Clinical History: A 41 year-old male presents with a history of lateral knee pain for 6 months. (1a) Axial proton density-weighted with fat saturation and (1b) Sagittal T1-weighted images of the left knee are provided. What are the findings? What is your diagnosis?
Infrapatellar (Hoffa’s fat pad) ganglion cyst arising from the anterior cruciate ligament.
Soft tissue ganglia are a very common finding with MR Imaging, particularly about the wrist, often presenting due to mass-like symptoms. However, they are also commonly found in other parts of the body and can be sometimes confused with other benign and malignant processes. Intraosseous ganglia are also very often identified on MR scans.
Soft tissue ganglia are fluid-filled sacs containing mucinous material which have a thin connective tissue capsule but no synovial lining. Though the etiology is not clear, they may represent a synovial herniation or coalescence of small degenerative cysts arising from the tendon sheath, joint capsule, or bursae.1 Although they are histologically distinct from synovial cysts, which have a true synovial lining, these entities are typically indistinguishable on imaging.2 Histologically, there are no major differences between intraosseous ganglia and extraosseous ganglia. They can be of primary etiology or secondary due to an inflammatory process in the joint.3 Intrasubstance anterior cruciate ligament ganglia are due to mucinous degeneration of connective tissue.4
Often both soft tissue and intraosseous ganglia are incidental findings with no clinical symptoms. However, when large or adjacent to neurovascular structures, symptoms due to mass effect may be present. Soft tissue ganglia often present as non-painful, round, firm, smooth “masses” about the joints (3a). They are variable in size at presentation, often changing depending on the level of activity. Ganglia are the most common soft-tissue mass in the foot and ankle.5 Though usually asymptomatic, ankle ganglia can present with pain, weakness, swelling, osseous erosion, and tarsal tunnel syndrome.2 When found in the knee, pain, clicking, stiffness, incomplete extension of the knee and pain at the extremes of motion are commonly encountered symptoms. Occasional findings include a palpable mass and bone erosion (4a). Cysts anterior to the ACL tend to limit extension and those posterior to the PCL to limit flexion.6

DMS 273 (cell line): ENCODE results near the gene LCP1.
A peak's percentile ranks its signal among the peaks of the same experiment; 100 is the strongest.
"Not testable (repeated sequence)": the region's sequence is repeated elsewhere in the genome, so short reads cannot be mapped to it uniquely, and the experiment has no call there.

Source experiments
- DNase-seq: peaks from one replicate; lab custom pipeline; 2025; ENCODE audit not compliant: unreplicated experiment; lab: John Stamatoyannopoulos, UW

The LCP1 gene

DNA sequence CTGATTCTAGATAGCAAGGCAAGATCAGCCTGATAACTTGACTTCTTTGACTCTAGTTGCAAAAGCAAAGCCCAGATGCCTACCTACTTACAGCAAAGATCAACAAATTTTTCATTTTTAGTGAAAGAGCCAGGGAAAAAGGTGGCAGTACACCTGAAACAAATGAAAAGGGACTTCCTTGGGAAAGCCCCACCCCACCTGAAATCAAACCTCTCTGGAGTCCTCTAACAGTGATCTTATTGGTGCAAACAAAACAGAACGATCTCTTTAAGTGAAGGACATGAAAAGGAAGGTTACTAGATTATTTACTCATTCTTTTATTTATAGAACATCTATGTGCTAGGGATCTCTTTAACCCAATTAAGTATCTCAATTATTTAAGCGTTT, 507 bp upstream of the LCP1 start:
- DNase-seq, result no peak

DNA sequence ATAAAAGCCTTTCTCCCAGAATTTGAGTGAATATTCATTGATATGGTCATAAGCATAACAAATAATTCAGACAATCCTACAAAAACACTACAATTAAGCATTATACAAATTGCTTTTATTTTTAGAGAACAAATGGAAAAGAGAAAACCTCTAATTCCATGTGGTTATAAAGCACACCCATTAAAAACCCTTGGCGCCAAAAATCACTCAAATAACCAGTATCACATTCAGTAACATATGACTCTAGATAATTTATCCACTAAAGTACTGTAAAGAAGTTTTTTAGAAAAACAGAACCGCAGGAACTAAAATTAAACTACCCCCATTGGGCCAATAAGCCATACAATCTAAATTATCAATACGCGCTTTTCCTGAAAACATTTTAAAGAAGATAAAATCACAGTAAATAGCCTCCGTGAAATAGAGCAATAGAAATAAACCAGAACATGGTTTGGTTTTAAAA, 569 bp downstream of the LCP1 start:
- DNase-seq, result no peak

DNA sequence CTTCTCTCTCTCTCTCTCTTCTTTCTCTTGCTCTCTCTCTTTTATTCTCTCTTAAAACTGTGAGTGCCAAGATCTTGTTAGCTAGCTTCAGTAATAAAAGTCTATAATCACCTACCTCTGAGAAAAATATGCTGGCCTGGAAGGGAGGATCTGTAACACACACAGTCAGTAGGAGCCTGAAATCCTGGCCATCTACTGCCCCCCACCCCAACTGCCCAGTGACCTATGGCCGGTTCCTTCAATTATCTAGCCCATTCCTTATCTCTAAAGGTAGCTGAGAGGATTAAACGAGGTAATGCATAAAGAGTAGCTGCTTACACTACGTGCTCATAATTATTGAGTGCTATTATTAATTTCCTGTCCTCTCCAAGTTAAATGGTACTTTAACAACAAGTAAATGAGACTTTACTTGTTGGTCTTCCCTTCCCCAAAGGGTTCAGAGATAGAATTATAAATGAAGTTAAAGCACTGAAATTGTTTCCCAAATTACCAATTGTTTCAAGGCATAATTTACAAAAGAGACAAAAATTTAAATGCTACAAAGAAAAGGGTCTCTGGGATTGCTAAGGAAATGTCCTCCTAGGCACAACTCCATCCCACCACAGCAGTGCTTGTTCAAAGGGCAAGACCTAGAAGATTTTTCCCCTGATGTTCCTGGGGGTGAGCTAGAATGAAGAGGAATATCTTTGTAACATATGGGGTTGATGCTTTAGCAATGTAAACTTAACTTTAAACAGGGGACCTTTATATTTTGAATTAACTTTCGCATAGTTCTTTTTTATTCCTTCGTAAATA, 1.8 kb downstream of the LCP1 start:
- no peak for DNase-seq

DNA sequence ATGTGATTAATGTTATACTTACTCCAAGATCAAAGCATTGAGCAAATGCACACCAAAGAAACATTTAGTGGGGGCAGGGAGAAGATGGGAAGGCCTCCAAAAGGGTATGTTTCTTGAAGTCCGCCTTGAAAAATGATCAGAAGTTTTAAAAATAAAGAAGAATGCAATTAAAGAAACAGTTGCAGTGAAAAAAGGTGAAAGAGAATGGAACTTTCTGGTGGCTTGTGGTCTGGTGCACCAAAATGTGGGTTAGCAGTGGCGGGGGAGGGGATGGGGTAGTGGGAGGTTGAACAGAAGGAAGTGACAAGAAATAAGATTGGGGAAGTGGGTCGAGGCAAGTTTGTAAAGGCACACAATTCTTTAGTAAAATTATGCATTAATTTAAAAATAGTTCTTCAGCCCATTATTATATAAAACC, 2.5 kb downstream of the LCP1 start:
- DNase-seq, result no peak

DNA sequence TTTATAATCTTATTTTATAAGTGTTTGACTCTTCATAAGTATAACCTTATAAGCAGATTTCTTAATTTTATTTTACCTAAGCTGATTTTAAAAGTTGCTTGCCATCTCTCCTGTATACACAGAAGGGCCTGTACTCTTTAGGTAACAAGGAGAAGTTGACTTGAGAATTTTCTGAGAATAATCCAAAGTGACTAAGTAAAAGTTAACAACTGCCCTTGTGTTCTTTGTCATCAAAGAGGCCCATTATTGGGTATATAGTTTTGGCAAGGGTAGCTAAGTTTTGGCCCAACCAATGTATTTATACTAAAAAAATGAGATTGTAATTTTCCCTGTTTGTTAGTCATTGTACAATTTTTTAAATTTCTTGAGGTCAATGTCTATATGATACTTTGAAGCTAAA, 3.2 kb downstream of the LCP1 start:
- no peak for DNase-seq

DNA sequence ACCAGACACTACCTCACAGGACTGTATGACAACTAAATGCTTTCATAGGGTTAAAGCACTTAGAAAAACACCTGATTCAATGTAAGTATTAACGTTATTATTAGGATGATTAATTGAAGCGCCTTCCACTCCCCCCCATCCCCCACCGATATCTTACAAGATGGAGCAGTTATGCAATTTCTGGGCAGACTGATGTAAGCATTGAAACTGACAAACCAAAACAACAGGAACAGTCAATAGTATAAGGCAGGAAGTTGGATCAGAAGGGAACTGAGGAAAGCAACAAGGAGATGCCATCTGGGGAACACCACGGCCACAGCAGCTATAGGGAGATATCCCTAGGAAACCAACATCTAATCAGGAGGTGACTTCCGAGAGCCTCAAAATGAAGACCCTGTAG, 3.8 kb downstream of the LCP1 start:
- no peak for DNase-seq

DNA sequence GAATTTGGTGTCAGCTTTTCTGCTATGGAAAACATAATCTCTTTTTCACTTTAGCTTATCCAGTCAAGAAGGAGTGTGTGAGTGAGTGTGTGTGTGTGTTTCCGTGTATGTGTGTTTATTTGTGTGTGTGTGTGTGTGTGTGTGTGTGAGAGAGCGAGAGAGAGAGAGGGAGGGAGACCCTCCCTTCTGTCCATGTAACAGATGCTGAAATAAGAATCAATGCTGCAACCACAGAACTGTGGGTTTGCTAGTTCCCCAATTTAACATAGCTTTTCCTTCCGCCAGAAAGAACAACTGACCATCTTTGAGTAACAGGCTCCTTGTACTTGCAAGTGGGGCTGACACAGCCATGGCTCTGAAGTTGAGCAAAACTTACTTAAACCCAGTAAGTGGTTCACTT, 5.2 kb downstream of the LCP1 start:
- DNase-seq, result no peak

Soft tissue ganglia appear as simple, single lobule to multi-septated and/or multi-lobulated fluid signal foci, usually contiguous with a joint capsule or tendon sheath (5a-7a). Intraosseous ganglia present as fluid signal foci, with or without surrounding marrow edema, usually in close proximity to an articular surface. Ganglia are usually of low to intermediate signal on T1-weighted and of increased signal on T2-weighted sequences, similar to pure fluid. However, due to hemorrhage or high proteinaceous content, they can be of increased signal on T1-weighted sequences. Mild peripheral or septal enhancement may be seen on contrast enhanced imaging.
Especially when large, soft tissue ganglia may present with osseous erosion (8a,9a). Intraosseous ganglia may also extend outward through cortex and communicate with an extra-osseous component. Ganglia may also present with neurological findings due to mass effect upon nerves. (10a-14a) In a study on knee ganglia, discrete intraosseous ganglia were observed in 66% of studies with intrasubstance anterior cruciate ligament ganglia and 77% of patients with mucoid degeneration.7
The pathogenesis of ganglia is uncertain with theories being that they develop from an outpouching of a joint capsule or as the result of soft tissue irritation or chronic damage leading to connective tissue degeneration and subsequent mucinous fluid production rich in hyaluronic acid from lining cells.8
The term “complex ganglion” is one not often found in the literature. The author and colleagues have used this term in the setting of a ganglion that is not of simple fluid signal, with this often due to hemorrhage. However, by ultrasound, the term complex ganglion has been used to describe ganglia that are larger, likely due to less constraint of surrounding soft tissues, containing septations, thick walls, and locules.9 The loculations and septa may be due to episodes of rupture and subsequent recurrence.9 Since ganglia can also collapse following rupture, they may have the appearance of a solid mass, similar to a giant cell tumor of tendon sheath.
Usually ganglia do not require treatment. However, when necessary, due to pain, mass effect on surrounding structures, limitation of range of motion or for cosmetic reasons, they can be drained or surgically removed. The surgical recurrence rate has been found to be as low as 4% in one study10 and up to 40% in another study.11
The differential diagnosis of these cystic lesions includes synovial myxoma12, meniscal or parameniscal cyst, synovial cysts, pigmented villonodular synovitis, synovial hemangioma, aneurysm (15a,16a), and synovial or other sarcoma (17a-19a). In general, ganglion cysts are more well defined and in particular more homogeneous than the other diagnostic considerations. It is important to recognize that lesions that are not of typical fluid signal intensity on T1 or T2-weighted images often do not represent a ganglion.
MR is considered to be the gold-standard for ganglion imaging. The full extent of the lesion as well as its effect on surrounding soft tissues and osseous structures can be evaluated. Though ganglia are usually characteristic lesions on MR, other etiologies, including malignancies, can appear similar, and thus careful consideration of the morphology and signal characteristics of the mass is required in order to avoid a misdiagnosis.
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